One of the first signs of methamphetamine abuse is a sudden loss of interest in other areas of life. Hobbies, relationships and career goals will all take a back seat to meth. It is not uncommon for frequent users of the drug to display these behavioral signs of meth addiction: Loss of interest in usual activities Neglecting relationships Sudden shift in social groups Risky financial behavior, such as cashing out savings in order to buy meth Criminality, such as stealing money in order to buy meth Obsessive focus on a particular issue or task Forgetting important dates, times or events Increased aggression or violent behavior Clumsiness decreased fine motor skills Distracted behavior in social situations Risky sexual behavior Erratic sleep patterns, such as insomnia and hypersomnia Hyperactivity and high energy Extreme loss of appetite eating little or not at all for several days Displaying a tic or twitch a small, repetitive behavior, such as pulling hair or picking at a particular spot on the skin Those addicted to meth may also have these pieces of paraphernalia in their home, car or personal space:
According to the National Drug Threat Survey, The same survey reported that it was the greatest drug threat in the American Southwest, but it also dominates the Central West, Pacific, and Southeast.
Users prefer meth for many reasons, including increased attention and energy, a rush and a feeling of euphoria, and a decreased appetite. Meth also has a stronger effect than cocaine, as the effects last for a longer period of time and a larger percentage of the drug remains in the body, which could explain its appeal.
But everything about meth, down to its ingredients and the way it is made, is dangerous. It gave soldiers a boost of endurance and warded off fatigue, which was useful during wartimes.
Japanese factory workers also used meth to work longer hours. Men no longer needed to use it for warfare, but pharmaceutical companies still wanted to make a profit, so they created an over-the-counter pill for the public.
This launched the first meth epidemic, which spread from Japan to Guam, the U. Marshall Islands, and the U.
West Coast from through the s. These epidemics have been recurring ever since, even after The Controlled Substances Act of classified all forms of amphetamines as Schedule II drugs.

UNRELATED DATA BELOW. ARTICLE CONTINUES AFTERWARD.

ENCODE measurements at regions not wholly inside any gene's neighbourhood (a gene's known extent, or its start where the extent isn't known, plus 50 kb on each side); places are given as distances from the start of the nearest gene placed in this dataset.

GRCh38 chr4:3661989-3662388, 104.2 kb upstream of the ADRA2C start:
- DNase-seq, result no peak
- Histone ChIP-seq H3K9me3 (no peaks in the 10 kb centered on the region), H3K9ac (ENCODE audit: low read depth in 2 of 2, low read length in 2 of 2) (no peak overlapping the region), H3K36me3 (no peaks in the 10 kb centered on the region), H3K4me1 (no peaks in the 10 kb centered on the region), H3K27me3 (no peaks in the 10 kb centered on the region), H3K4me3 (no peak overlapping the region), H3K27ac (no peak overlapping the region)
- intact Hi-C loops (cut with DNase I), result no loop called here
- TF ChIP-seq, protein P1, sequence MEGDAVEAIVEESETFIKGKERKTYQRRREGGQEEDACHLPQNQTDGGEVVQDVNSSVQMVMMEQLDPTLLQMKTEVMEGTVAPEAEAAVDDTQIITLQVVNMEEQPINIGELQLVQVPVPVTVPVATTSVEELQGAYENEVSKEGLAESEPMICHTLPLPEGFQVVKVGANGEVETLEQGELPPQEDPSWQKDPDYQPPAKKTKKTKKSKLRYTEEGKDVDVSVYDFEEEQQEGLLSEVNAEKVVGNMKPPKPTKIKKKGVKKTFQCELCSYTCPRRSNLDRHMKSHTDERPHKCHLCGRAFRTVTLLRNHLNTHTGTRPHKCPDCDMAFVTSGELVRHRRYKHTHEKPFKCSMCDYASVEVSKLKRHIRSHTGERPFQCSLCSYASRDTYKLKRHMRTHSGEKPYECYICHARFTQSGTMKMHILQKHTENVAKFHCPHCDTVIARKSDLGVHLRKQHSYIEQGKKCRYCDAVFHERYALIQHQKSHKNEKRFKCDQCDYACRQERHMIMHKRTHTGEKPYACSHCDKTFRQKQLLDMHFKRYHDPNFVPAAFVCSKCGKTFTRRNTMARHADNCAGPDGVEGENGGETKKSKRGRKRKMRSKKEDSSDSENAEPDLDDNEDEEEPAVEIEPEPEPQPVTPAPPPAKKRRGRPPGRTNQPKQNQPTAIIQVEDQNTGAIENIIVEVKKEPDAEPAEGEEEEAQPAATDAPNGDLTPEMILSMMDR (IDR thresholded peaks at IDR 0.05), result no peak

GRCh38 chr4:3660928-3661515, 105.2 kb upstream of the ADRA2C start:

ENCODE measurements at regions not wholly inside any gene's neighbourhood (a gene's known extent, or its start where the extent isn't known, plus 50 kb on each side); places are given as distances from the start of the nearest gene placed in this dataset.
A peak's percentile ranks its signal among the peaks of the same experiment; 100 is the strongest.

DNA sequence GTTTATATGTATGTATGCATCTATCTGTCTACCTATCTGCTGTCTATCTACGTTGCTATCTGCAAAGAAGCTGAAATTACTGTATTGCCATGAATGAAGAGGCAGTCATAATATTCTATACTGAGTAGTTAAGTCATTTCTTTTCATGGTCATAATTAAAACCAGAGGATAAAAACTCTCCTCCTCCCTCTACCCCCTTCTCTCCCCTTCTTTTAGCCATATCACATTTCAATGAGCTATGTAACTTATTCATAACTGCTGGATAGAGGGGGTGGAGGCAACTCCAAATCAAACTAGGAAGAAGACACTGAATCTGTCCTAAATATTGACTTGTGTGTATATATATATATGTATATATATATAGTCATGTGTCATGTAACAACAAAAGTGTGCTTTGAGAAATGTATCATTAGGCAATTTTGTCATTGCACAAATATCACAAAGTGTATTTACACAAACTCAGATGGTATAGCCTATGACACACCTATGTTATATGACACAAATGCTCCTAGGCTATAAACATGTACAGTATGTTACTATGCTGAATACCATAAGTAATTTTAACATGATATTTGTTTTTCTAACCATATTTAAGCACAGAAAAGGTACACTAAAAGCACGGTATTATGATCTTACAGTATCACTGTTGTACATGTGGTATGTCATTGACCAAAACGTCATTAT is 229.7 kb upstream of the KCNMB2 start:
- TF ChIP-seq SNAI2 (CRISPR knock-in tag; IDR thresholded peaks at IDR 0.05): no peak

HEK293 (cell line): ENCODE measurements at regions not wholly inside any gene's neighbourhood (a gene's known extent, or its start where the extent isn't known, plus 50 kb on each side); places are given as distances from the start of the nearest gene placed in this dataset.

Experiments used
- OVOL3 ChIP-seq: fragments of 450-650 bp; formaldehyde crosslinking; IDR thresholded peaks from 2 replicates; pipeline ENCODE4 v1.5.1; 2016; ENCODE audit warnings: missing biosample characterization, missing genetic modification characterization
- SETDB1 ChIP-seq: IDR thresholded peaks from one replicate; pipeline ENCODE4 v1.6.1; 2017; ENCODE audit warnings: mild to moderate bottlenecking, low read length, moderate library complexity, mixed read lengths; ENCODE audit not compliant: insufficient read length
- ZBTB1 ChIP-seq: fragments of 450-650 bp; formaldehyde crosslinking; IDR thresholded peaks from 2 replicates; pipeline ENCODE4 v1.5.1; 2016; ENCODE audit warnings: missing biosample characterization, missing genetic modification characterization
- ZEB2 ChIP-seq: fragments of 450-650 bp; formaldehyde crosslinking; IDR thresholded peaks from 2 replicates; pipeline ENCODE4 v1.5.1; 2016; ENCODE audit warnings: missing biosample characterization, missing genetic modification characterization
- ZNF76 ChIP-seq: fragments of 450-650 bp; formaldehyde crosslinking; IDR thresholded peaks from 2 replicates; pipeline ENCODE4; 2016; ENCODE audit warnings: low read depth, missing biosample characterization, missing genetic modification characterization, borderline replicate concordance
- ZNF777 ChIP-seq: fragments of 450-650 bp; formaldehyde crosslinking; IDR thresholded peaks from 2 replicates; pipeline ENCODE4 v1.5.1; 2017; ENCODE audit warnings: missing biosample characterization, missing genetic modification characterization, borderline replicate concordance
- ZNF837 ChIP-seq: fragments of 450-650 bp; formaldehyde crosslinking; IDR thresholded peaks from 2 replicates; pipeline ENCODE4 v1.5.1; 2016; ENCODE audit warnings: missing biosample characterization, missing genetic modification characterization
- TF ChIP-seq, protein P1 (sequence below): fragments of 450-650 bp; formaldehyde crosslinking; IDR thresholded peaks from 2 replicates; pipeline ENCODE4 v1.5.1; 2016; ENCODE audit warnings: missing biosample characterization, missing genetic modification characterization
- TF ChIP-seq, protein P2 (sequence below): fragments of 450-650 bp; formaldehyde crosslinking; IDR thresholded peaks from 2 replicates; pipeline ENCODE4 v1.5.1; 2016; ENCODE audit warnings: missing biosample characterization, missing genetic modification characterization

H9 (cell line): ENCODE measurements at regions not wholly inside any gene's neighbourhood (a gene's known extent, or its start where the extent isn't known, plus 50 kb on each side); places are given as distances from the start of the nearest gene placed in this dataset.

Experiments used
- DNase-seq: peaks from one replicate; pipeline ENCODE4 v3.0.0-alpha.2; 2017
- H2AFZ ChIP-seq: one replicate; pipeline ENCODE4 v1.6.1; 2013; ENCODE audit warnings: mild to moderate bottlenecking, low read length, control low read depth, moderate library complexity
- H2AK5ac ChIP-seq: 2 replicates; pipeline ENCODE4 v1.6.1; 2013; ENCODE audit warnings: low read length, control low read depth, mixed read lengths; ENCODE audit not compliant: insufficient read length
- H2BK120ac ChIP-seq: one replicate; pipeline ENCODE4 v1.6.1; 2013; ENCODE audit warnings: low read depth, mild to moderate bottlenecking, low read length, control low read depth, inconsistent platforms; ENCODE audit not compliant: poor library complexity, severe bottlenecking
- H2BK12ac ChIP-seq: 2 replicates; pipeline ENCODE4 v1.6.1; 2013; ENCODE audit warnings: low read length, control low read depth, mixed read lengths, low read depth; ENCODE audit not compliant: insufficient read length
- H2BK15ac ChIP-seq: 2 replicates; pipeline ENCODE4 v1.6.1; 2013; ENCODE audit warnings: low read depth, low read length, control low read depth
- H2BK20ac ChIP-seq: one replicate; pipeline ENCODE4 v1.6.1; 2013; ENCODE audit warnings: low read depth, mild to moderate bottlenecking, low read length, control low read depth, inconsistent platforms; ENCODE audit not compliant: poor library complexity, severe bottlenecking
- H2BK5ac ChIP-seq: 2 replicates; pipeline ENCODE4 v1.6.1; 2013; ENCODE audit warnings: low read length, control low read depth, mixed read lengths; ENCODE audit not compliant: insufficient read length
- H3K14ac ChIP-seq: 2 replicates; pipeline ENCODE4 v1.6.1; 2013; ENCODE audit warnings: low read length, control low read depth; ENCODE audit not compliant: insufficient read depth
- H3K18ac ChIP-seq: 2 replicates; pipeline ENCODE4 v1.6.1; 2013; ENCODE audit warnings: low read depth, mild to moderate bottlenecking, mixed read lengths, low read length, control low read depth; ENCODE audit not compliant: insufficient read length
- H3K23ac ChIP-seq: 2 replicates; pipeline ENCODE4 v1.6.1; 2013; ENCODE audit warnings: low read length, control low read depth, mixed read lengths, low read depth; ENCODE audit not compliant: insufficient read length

This means that although they have a high potential for abuse that could lead to psychological or physical dependence, there are legitimate medical reasons to prescribe them, even if severe restrictions are involved.
To try to curb these epidemics, Congress passed the Comprehensive Methamphetamine Control Act in It regulated mail order and chemical companies that sold chemicals used to make meth.
Under this law, anyone who is buying large amounts of these chemicals would have to prove that they intended to use them for legitimate purposes and any chemical supply company who sold to people who make meth would be punished.
What ingredients is meth made of? Anhydrous Ammonia is found in fertilizer and some cleaners. Mixing it with other chemicals creates a toxic gas.
It can harm the respiratory system, nervous system, and heart in large quantities. Hydrochloic Acid is used to make plastic. It is so corrosive that it can remove rust from steel and is capable of eating away flesh. It burns the skin, is highly explosive, and reacts violently with water.
Red phosphorus is found on matchboxes, in road flares, and in other explosives. It is highly flammable. It is so corrosive it can dissolve rubber. Sodium Hydroxide or lye is used to dissolve roadkill.
It is corrosive and can also burn skin or cause blindness. Sulfuric Acid is found in drain cleaner or toilet cleaner. It is corrosive and can also burn the skin. As you can see, every ingredient involved in making meth is dangerous to humans on its own.
This means that both making and using meth is incredibly dangerous, to be avoided at all costs. How is meth made? Meth is made by cooking the above ingredients in a series of steps:Read the latest News from the Belleville News-Democrat newspaper in Metro East.
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Find out what you can do to help stop Meth use. Get ideas for events, read about what’s happening, and download icons and wallpapers. May 19, · The opioid epidemic has killed tens of thousands over the last two years, but another deadly but popular drug, methamphetamine, also has been surging in many parts of the country. A component of the Executive Office of the President, ONDCP was created by the Anti-Drug Abuse Act of The ONDCP Director is the principal advisor to the President on drug control issues.
The Meth Project was founded in by the Thomas and Stacey Siebel Foundation, in response to the growing Meth epidemic in the tranceformingnlp.com Meth Project is a large-scale prevention program aimed at reducing Meth use through public service messaging, public policy, and community outreach.
A component of the Executive Office of the President, ONDCP was created by the Anti-Drug Abuse Act of The ONDCP Director is the principal advisor to the President on drug control issues.
METH IN IDAHO. The Idaho Meth Project is a large-scale, statewide prevention program aimed at reducing and preventing teen Meth use through public service messaging, education and community outreach initiatives.